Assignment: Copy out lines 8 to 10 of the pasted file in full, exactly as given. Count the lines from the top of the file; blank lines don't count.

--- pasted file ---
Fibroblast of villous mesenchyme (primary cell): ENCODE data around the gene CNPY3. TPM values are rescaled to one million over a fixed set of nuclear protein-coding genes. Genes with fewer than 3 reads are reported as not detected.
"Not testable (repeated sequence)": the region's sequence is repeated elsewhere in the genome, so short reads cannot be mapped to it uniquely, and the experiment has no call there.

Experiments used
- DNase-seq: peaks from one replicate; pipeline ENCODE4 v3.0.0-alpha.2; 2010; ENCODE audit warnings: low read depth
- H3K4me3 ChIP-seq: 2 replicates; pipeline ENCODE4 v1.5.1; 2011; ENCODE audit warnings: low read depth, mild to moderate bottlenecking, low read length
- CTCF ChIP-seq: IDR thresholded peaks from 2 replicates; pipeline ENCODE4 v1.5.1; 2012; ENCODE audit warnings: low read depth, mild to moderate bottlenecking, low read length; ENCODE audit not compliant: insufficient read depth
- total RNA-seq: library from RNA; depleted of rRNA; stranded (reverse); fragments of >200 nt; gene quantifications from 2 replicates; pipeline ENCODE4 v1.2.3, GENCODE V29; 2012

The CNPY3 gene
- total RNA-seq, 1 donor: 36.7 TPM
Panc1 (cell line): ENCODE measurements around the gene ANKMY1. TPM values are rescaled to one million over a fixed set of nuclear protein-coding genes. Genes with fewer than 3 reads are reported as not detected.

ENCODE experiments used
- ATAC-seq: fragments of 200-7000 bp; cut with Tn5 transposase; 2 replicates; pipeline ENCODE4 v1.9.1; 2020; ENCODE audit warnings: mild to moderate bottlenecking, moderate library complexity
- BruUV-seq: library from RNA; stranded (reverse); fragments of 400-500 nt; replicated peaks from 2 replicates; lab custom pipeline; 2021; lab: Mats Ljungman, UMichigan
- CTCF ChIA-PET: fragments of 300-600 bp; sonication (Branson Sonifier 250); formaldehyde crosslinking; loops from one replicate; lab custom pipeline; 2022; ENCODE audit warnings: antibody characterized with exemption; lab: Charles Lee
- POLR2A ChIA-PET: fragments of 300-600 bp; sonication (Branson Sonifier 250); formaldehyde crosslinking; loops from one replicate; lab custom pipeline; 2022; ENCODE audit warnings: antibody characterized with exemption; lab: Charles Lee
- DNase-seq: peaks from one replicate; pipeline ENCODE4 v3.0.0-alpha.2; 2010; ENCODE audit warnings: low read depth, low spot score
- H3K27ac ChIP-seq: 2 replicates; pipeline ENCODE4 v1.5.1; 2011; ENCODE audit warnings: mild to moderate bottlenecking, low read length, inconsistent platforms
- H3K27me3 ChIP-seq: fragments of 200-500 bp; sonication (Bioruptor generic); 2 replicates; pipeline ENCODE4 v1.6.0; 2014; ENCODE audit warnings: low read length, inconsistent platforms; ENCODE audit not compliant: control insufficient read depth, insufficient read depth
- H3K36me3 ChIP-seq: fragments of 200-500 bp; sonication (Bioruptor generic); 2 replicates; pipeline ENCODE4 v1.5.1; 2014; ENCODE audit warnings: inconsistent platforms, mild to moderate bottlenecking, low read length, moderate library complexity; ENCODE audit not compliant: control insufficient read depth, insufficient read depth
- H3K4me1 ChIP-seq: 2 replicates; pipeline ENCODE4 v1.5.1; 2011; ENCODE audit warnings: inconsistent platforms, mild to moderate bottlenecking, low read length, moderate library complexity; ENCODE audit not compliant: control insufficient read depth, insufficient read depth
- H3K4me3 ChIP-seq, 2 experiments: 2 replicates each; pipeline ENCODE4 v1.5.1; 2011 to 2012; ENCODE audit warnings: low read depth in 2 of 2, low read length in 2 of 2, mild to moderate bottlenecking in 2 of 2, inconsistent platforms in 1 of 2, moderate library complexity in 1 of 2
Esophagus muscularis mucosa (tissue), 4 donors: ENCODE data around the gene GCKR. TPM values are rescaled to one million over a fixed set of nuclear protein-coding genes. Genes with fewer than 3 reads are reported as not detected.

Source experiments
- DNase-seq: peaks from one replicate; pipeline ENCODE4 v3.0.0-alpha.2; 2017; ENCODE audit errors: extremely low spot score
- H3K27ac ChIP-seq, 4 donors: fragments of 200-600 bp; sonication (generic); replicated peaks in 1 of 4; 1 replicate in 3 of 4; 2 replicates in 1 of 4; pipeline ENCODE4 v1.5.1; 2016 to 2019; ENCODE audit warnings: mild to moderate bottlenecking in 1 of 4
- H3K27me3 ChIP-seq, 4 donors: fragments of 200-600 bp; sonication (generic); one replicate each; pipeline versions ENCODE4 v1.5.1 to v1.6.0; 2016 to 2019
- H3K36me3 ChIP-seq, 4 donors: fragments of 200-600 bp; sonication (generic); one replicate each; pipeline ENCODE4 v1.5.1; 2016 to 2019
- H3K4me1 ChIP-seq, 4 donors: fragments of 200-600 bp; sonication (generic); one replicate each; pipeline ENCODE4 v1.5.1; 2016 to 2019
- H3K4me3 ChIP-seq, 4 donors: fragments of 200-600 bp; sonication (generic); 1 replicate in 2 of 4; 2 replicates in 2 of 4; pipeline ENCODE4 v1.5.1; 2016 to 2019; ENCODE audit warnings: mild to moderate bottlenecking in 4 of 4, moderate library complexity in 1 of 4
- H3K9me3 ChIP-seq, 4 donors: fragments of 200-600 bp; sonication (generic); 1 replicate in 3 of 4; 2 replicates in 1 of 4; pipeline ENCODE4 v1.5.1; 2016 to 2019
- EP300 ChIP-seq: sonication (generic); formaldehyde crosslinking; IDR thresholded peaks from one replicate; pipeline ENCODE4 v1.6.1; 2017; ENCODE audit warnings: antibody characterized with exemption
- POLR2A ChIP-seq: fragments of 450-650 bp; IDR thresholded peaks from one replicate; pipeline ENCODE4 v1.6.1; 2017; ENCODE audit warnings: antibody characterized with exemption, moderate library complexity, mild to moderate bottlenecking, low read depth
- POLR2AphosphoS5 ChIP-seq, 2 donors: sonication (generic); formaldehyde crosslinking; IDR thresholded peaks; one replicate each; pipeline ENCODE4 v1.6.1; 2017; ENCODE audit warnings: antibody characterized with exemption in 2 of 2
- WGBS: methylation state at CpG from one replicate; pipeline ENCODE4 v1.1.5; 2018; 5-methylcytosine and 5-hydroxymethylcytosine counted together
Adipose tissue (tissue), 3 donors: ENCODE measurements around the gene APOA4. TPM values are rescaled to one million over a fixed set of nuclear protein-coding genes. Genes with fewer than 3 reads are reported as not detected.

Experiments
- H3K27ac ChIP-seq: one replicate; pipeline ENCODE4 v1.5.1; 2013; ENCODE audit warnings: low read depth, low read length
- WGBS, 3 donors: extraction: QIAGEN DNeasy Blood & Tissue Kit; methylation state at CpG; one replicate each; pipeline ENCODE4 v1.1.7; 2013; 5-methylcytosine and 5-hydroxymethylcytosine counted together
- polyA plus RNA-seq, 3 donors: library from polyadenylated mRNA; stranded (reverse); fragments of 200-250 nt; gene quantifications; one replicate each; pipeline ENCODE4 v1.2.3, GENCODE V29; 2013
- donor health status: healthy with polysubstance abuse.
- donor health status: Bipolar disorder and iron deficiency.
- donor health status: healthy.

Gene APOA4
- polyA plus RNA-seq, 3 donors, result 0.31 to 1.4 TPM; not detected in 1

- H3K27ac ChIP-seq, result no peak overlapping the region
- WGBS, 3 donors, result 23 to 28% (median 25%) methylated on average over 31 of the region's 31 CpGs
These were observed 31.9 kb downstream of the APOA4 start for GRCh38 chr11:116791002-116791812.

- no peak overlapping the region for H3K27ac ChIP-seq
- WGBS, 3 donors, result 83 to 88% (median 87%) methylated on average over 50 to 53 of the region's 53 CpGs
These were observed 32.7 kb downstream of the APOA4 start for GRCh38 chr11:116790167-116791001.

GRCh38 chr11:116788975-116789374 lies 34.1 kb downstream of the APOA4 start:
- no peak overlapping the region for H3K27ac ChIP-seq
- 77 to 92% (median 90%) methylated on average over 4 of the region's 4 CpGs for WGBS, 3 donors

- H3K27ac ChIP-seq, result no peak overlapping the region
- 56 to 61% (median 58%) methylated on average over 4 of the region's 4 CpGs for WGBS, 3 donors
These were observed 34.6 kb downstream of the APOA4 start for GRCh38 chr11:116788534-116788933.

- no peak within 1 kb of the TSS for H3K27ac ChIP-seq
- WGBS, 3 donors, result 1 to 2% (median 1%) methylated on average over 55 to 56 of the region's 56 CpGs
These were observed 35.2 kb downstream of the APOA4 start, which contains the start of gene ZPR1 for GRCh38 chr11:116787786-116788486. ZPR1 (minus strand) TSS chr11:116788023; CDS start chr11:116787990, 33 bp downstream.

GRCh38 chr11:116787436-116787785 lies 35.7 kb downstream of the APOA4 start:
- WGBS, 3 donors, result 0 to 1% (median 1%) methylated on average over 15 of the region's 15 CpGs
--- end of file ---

The CNPY3 gene
- total RNA-seq, 1 donor: 36.7 TPM
Panc1 (cell line): ENCODE measurements around the gene ANKMY1. TPM values are rescaled to one million over a fixed set of nuclear protein-coding genes. Genes with fewer than 3 reads are reported as not detected.